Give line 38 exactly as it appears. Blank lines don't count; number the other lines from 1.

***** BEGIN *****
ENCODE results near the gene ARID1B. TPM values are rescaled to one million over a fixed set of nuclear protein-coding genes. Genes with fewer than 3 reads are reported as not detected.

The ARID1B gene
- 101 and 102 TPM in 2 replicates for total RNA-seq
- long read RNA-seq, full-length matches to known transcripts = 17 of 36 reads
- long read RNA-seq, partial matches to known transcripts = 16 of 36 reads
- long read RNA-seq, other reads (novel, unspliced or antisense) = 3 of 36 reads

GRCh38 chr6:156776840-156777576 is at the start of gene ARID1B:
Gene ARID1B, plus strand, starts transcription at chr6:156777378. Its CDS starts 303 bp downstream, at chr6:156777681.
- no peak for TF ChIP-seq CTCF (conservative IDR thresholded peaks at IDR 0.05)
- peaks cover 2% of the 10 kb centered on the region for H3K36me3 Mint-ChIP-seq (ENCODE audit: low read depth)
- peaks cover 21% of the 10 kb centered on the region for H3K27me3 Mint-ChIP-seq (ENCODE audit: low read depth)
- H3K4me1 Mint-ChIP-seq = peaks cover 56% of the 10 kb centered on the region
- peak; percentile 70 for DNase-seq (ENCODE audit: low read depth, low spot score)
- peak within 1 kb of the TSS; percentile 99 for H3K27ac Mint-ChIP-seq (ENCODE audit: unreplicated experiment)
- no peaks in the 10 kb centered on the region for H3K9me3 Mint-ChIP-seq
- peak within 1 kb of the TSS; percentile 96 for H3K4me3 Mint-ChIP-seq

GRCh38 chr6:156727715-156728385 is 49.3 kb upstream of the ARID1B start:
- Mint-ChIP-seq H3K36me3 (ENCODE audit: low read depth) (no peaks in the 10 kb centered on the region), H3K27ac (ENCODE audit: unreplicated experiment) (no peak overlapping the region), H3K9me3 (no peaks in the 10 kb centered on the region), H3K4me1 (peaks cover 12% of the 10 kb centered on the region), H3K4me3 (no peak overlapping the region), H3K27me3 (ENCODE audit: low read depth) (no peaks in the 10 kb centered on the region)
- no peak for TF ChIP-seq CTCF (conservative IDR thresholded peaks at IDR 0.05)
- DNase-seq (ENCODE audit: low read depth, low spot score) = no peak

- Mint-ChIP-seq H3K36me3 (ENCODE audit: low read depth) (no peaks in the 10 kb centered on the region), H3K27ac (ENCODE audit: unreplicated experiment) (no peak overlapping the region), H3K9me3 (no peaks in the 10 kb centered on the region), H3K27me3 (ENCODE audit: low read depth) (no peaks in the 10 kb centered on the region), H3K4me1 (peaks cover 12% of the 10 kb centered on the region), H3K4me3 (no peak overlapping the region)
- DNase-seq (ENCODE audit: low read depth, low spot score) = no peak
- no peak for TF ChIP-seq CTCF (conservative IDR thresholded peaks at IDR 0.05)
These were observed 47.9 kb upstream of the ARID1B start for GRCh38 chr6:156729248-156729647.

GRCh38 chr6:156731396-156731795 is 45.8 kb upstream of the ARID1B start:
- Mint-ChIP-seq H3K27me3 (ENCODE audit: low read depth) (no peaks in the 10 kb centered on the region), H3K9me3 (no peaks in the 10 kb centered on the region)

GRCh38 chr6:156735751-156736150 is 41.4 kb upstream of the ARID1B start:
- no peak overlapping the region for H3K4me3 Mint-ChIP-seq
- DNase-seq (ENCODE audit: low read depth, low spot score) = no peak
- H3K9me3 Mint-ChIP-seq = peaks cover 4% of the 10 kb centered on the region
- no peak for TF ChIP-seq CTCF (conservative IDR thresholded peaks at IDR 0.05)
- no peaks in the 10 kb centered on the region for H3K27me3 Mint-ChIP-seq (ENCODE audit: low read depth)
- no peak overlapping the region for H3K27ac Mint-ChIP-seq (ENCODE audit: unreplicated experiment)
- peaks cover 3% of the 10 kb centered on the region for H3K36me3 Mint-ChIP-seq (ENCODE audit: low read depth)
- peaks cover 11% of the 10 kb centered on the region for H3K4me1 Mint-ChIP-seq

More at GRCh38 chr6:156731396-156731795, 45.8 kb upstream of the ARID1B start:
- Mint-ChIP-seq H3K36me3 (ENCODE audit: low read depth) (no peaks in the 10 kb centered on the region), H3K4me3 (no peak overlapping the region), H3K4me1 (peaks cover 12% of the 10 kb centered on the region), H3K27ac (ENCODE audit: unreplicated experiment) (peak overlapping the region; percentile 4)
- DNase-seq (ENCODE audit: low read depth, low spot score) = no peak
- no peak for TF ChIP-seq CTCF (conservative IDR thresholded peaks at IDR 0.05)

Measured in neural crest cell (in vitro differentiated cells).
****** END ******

- DNase-seq (ENCODE audit: low read depth, low spot score) = no peak